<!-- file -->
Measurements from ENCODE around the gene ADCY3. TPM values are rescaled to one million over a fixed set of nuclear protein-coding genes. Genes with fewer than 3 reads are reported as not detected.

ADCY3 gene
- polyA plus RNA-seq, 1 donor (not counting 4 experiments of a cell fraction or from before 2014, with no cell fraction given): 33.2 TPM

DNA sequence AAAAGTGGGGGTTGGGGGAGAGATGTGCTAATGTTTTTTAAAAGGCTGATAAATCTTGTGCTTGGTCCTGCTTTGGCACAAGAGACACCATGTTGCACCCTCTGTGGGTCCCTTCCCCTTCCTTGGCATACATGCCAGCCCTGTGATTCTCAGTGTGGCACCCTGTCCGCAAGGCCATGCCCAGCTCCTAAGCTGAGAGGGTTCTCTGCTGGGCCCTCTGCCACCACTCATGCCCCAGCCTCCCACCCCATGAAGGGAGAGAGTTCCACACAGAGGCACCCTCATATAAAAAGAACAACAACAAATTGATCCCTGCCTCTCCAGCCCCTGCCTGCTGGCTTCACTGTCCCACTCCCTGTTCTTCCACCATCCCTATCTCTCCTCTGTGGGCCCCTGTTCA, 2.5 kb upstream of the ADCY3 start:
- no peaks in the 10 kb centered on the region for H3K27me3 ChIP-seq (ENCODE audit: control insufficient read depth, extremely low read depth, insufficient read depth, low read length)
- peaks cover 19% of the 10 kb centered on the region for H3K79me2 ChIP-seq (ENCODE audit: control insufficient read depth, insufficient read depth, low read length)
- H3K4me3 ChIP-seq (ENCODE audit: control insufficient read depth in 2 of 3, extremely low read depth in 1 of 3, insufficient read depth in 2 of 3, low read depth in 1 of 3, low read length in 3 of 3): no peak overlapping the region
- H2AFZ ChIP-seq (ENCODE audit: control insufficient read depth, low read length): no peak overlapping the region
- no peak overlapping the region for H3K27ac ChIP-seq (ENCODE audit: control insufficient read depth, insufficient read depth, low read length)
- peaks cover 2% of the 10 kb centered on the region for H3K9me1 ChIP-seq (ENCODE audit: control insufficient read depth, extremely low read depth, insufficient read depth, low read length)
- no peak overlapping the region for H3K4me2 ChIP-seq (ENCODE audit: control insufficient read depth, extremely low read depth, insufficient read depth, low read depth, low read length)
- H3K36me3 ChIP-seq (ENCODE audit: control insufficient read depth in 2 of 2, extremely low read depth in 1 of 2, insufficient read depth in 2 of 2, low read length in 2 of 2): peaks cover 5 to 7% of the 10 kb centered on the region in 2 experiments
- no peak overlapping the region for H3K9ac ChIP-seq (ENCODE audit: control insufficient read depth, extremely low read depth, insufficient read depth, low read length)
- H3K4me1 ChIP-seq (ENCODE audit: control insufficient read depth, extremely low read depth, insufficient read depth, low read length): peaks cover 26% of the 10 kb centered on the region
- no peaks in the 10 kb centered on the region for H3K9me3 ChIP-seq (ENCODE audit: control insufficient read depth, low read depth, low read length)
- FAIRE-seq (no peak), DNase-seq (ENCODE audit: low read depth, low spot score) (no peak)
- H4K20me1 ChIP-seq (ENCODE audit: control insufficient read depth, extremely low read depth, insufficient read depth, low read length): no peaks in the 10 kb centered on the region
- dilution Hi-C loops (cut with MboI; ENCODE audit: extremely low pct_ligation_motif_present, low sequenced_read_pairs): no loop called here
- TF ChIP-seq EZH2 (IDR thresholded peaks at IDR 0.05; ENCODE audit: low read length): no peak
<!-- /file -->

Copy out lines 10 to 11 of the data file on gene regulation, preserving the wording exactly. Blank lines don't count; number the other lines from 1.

- peaks cover 2% of the 10 kb centered on the region for H3K9me1 ChIP-seq (ENCODE audit: control insufficient read depth, extremely low read depth, insufficient read depth, low read length)
- no peak overlapping the region for H3K4me2 ChIP-seq (ENCODE audit: control insufficient read depth, extremely low read depth, insufficient read depth, low read depth, low read length)